Novel tradable instruments in the conservation of coral reefs, based on the coral gardening concept for reef restoration

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Nearly all coral reefs bordering nations have experienced net losses in reef biodiversity, goods and services, even without considering the ever-developing global change impacts. In response, this overview wishes to reveal through prospects of active reef-restoration, the currently non-marketed or poorly marketed reef services, focusing on a single coral species (Stylophora pistillata). It is implied that the integration of equity capitals and other commodification with reef-restoration practices will improve total reef services. Two tiers of market-related activities are defined, the traditional first-tier instruments (valuating costs/gains for extracting tradable goods and services) and novel second-tier instruments (new/expanded monetary tools developed as by-products of reef restoration measures). The emerging new suite of economic mechanisms based on restoration methodologies could be served as an incentive for ecosystem conservation, enhancing the sum values of all services generated by coral reefs, where the same stocks of farmed/transplanted coral colonies will be used as market instruments. I found that active restoration measures disclose 12 classes of second-tier goods and services, which may partly/wholly finance restoration acts, bringing to light reef capitalizations that allow the expansion of markets with products that have not been considered before. The degree to which the second tier of market-related services could buffer coral-reef degradation is still unclear and would vary with different reef types and in various reef restoration scenarios; however, reducing the uncertainty associated with restoration. It is expected that the expansion of markets with the new products and the enhancement of those already existing will be materialized even if reef ecosystems will recover into different statuses.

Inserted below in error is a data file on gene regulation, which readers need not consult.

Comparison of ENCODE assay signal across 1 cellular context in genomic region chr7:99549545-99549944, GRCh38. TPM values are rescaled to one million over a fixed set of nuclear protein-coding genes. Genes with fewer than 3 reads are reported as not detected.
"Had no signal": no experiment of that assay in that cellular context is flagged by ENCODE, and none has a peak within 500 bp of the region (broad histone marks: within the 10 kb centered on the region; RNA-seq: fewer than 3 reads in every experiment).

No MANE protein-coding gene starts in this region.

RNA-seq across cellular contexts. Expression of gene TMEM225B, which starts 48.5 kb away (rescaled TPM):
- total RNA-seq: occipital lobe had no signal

Original languageEnglish
Pages (from-to)199-205
Number of pages7
JournalJournal of Environmental Management
StatePublished - 1 Oct 2015
Externally publishedYes

Bibliographical note

Funding Information:
This study was supported by grants from the Ministry of Science and Technology, Israel , by the Ministère des Affaires, France, and by a project funded in partnership with NAF-IOLR and JNF-USA. I thank G. Paz for drawing the figures.

Publisher Copyright:
© 2015 Elsevier Ltd.


  • Biodiversity
  • Capitalization
  • Conservation
  • Coral transplantation
  • Goods and services
  • Nursery
  • Reef restoration
  • Stylophora
  • Tradable rights

ASJC Scopus subject areas

  • Environmental Engineering
  • Waste Management and Disposal
  • Management, Monitoring, Policy and Law


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